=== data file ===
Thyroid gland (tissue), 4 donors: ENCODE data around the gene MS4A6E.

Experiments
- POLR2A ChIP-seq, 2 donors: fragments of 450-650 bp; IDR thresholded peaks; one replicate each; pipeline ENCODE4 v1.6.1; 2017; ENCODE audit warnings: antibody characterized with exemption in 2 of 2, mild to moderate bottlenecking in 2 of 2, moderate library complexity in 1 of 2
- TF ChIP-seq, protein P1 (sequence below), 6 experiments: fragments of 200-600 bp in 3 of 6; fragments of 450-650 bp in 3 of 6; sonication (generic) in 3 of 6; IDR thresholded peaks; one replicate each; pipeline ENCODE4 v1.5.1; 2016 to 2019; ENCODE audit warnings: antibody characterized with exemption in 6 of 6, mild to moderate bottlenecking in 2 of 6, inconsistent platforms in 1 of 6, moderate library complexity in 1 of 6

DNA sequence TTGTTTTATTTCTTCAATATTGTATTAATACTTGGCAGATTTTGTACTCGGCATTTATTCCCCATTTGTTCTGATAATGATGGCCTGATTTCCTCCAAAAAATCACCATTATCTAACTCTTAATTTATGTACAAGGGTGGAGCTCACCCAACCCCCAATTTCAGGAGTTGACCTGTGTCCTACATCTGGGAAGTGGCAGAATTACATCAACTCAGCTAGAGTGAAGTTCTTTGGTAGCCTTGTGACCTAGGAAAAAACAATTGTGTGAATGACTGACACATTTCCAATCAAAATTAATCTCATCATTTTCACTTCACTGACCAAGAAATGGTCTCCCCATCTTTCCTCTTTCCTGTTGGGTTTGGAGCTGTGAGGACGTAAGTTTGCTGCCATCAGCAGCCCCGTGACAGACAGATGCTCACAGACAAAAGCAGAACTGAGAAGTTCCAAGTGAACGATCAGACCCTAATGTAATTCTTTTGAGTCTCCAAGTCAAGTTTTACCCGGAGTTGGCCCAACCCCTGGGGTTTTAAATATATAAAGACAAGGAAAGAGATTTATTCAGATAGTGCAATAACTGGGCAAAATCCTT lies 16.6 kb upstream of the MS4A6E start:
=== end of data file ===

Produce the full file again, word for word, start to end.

Thyroid gland (tissue), 4 donors: ENCODE data around the gene MS4A6E.

Experiments
- POLR2A ChIP-seq, 2 donors: fragments of 450-650 bp; IDR thresholded peaks; one replicate each; pipeline ENCODE4 v1.6.1; 2017; ENCODE audit warnings: antibody characterized with exemption in 2 of 2, mild to moderate bottlenecking in 2 of 2, moderate library complexity in 1 of 2
- TF ChIP-seq, protein P1 (sequence below), 6 experiments: fragments of 200-600 bp in 3 of 6; fragments of 450-650 bp in 3 of 6; sonication (generic) in 3 of 6; IDR thresholded peaks; one replicate each; pipeline ENCODE4 v1.5.1; 2016 to 2019; ENCODE audit warnings: antibody characterized with exemption in 6 of 6, mild to moderate bottlenecking in 2 of 6, inconsistent platforms in 1 of 6, moderate library complexity in 1 of 6

DNA sequence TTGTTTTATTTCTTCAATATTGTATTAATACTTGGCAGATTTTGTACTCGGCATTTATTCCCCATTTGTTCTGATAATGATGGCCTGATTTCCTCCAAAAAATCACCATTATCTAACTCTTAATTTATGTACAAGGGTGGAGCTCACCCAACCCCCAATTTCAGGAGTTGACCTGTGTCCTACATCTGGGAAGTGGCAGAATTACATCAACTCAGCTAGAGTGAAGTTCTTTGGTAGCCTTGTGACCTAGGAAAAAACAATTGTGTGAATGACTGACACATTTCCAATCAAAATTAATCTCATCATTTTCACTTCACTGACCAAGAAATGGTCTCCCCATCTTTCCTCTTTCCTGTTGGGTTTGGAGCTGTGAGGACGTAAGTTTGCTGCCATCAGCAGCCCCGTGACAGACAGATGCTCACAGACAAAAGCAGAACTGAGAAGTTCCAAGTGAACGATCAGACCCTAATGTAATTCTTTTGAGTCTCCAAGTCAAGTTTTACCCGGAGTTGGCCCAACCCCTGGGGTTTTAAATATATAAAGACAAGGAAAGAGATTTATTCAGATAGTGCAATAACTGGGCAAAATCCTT lies 16.6 kb upstream of the MS4A6E start: